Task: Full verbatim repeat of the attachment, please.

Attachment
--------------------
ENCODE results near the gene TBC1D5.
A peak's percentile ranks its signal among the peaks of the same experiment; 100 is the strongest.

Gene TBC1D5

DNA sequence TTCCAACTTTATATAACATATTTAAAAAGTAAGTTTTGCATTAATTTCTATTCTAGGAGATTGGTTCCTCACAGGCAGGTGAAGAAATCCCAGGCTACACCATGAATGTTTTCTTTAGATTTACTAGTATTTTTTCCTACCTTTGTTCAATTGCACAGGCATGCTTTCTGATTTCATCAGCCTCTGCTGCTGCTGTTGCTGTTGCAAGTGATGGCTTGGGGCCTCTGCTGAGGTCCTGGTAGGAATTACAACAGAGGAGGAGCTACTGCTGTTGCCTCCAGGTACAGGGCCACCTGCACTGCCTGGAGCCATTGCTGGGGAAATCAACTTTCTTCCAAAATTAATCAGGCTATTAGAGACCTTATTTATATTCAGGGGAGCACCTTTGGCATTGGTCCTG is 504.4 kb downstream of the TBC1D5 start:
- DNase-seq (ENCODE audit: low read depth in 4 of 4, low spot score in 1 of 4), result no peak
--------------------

ENCODE results near the gene TBC1D5.
A peak's percentile ranks its signal among the peaks of the same experiment; 100 is the strongest.

Gene TBC1D5

DNA sequence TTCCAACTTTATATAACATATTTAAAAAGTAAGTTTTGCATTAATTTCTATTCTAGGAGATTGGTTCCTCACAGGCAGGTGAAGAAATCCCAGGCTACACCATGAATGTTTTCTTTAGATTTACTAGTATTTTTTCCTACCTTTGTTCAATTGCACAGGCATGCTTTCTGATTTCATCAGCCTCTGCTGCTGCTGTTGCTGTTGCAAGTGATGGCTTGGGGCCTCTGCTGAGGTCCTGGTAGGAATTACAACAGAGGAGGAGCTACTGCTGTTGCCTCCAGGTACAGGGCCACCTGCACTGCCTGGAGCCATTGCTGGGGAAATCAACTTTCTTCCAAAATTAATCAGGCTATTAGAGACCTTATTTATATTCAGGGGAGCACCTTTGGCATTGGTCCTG is 504.4 kb downstream of the TBC1D5 start:
- DNase-seq (ENCODE audit: low read depth in 4 of 4, low spot score in 1 of 4), result no peak